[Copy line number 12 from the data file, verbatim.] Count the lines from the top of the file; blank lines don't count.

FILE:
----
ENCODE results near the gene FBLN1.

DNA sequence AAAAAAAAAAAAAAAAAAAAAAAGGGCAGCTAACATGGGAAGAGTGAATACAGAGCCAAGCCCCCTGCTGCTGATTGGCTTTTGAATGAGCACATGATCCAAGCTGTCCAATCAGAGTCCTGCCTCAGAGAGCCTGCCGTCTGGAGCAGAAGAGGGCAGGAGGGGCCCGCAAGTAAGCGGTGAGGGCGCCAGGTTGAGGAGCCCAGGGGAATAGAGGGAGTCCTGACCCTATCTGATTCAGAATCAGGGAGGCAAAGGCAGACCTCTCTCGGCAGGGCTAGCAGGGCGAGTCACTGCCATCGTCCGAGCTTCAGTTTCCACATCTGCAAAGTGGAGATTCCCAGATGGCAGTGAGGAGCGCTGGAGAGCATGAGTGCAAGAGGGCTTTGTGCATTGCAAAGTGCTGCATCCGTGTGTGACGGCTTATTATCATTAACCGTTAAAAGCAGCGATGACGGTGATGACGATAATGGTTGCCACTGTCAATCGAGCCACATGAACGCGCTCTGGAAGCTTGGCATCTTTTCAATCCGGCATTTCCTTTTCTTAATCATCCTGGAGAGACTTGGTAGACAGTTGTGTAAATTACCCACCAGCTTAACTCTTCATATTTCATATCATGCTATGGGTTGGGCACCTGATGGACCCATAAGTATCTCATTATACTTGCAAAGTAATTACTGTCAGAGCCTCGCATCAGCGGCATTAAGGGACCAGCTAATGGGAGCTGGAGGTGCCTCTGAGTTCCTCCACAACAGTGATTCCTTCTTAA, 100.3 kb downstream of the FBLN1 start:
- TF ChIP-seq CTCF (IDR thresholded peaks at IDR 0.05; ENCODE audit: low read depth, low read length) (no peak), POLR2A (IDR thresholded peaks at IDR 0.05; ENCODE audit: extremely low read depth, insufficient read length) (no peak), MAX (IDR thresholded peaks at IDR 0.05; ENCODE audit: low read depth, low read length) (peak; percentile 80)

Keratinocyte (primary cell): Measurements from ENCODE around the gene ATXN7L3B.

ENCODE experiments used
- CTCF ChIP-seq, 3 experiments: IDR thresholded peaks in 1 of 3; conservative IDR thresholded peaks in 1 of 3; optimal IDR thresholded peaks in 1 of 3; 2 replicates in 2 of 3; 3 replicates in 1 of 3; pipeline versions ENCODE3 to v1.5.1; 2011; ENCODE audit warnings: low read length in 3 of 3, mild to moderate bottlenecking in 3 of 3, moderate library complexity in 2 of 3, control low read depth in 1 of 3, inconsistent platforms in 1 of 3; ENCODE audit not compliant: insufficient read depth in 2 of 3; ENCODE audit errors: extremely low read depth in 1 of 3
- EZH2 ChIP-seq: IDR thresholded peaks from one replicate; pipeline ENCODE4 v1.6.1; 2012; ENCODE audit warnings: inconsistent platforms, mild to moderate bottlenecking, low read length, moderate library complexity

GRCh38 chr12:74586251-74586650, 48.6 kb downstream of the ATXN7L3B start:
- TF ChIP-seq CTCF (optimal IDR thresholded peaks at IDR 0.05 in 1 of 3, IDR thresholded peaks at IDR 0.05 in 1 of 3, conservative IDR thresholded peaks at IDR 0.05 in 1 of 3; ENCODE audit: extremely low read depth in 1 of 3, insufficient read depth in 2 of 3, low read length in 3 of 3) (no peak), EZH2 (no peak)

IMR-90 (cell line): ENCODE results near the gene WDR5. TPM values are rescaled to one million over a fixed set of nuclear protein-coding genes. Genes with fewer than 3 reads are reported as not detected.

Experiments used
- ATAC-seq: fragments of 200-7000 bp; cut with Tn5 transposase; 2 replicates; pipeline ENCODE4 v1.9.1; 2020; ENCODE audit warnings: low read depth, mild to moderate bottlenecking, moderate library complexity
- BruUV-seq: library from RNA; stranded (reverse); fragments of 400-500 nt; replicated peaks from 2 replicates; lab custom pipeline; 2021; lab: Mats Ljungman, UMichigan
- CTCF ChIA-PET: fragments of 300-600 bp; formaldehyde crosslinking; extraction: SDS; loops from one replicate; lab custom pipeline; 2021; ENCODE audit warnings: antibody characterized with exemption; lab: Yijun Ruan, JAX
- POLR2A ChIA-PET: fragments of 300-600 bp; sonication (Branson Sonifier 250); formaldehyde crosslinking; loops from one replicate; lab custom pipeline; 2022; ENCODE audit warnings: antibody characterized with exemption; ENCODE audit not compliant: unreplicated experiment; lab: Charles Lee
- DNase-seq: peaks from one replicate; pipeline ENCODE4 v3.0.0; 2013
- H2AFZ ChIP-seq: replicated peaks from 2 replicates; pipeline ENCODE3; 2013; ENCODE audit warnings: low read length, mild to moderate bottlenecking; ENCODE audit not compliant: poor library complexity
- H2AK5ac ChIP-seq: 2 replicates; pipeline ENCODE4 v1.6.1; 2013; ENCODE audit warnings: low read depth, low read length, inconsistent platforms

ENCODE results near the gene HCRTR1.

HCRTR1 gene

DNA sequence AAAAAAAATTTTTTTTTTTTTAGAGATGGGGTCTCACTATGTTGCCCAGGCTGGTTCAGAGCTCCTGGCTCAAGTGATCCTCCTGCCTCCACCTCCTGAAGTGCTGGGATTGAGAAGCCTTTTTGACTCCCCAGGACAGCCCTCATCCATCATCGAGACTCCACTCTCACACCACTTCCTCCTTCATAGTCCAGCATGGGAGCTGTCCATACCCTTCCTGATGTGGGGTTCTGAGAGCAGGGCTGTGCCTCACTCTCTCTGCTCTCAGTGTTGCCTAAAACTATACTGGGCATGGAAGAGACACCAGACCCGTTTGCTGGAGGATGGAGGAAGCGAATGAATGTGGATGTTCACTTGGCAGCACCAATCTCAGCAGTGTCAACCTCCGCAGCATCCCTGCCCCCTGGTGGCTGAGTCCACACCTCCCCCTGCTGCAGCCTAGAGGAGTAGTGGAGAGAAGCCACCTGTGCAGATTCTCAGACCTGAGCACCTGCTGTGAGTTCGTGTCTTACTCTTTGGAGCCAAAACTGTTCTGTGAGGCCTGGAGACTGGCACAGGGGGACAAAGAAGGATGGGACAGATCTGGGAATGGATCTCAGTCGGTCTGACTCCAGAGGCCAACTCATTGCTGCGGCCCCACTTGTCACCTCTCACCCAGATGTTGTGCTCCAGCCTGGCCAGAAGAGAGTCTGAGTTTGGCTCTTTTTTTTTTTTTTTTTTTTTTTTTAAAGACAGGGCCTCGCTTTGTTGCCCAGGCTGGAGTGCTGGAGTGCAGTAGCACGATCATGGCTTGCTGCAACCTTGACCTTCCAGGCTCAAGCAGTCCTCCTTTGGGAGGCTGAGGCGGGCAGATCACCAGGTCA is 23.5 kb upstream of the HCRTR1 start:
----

- ATAC-seq: fragments of 200-7000 bp; cut with Tn5 transposase; 2 replicates; pipeline ENCODE4 v1.9.1; 2020; ENCODE audit warnings: low read depth, mild to moderate bottlenecking, moderate library complexity